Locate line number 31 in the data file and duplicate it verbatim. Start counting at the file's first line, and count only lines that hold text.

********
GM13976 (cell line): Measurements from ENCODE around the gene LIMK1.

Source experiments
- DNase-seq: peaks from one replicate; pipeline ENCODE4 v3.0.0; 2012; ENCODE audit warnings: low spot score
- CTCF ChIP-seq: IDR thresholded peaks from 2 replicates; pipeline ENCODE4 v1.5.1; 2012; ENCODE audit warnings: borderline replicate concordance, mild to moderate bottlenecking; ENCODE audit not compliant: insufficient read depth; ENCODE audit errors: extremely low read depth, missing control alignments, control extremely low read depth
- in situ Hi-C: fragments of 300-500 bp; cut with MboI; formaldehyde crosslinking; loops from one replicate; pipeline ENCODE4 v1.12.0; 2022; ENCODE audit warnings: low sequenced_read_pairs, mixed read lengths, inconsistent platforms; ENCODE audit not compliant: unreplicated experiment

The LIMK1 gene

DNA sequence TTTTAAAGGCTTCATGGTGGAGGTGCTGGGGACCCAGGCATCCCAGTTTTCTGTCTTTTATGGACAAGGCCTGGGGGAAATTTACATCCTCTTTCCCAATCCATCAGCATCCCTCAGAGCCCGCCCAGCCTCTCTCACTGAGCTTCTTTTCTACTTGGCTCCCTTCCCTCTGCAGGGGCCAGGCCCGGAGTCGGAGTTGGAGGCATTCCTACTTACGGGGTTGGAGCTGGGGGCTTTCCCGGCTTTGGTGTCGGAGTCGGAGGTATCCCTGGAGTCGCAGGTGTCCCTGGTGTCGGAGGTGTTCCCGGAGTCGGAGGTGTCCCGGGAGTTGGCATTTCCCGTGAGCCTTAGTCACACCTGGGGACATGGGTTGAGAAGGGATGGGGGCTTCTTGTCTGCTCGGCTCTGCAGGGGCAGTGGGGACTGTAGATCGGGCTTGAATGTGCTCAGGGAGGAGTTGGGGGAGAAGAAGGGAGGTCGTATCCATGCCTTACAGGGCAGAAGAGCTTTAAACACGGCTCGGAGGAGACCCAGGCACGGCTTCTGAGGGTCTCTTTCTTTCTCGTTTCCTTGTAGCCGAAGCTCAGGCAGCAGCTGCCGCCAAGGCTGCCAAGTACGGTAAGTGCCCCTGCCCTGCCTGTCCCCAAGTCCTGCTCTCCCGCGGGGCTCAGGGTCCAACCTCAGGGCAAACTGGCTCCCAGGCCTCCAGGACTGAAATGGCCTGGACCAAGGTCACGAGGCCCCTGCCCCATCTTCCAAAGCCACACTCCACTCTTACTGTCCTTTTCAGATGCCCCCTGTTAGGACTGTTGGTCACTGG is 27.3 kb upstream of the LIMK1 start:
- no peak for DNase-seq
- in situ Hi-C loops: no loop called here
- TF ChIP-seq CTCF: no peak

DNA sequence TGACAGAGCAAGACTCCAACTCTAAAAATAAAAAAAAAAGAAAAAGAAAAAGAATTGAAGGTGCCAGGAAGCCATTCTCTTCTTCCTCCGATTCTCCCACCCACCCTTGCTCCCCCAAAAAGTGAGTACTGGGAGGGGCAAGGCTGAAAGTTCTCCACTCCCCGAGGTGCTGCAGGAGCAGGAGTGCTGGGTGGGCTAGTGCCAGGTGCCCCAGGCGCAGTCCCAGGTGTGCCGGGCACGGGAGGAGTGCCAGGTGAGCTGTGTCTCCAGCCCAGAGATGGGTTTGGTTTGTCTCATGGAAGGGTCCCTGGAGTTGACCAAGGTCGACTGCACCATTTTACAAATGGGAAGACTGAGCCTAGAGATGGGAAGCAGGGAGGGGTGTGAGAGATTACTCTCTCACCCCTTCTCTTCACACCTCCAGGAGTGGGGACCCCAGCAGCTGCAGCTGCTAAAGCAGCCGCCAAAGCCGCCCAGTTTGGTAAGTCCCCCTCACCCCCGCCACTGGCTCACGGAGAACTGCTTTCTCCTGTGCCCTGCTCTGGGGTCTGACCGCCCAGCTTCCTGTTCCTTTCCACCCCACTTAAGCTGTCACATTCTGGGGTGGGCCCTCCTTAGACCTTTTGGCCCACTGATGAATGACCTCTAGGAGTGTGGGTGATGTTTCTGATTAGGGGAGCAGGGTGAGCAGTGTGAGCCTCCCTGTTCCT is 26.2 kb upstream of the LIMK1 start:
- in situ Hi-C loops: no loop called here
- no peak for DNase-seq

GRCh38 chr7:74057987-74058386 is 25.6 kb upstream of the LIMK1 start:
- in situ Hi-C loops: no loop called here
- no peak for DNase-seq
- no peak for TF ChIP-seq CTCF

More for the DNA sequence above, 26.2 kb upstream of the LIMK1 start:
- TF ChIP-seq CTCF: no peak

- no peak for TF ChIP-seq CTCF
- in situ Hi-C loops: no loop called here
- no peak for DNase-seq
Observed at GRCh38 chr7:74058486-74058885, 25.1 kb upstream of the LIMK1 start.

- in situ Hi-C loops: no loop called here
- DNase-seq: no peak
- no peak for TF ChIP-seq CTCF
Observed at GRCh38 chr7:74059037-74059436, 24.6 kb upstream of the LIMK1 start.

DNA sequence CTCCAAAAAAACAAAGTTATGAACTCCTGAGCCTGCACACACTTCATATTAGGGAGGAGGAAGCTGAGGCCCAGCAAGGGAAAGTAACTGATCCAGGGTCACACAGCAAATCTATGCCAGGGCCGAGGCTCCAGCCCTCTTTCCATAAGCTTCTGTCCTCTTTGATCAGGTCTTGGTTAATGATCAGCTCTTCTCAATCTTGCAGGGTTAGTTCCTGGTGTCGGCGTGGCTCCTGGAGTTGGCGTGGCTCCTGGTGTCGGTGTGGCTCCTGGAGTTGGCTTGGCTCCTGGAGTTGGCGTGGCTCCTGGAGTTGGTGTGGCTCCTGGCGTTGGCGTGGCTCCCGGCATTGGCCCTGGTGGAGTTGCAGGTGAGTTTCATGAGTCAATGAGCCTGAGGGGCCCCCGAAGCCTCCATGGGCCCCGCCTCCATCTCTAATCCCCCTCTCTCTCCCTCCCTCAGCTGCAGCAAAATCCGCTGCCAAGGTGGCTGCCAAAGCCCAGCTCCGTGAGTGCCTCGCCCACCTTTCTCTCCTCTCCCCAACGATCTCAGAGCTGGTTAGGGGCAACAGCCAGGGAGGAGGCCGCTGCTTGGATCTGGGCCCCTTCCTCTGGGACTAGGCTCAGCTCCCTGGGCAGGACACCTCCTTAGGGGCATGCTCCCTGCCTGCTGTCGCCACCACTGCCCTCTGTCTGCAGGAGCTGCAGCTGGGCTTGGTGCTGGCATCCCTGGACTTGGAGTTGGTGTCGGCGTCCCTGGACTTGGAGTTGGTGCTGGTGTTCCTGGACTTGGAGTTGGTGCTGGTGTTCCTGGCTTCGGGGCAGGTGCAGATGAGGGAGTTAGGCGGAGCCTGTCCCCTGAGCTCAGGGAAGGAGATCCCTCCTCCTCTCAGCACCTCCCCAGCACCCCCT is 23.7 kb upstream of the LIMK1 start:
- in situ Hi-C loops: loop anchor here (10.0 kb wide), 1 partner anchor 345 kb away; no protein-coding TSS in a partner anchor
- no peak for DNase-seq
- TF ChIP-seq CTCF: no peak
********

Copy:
- TF ChIP-seq CTCF: no peak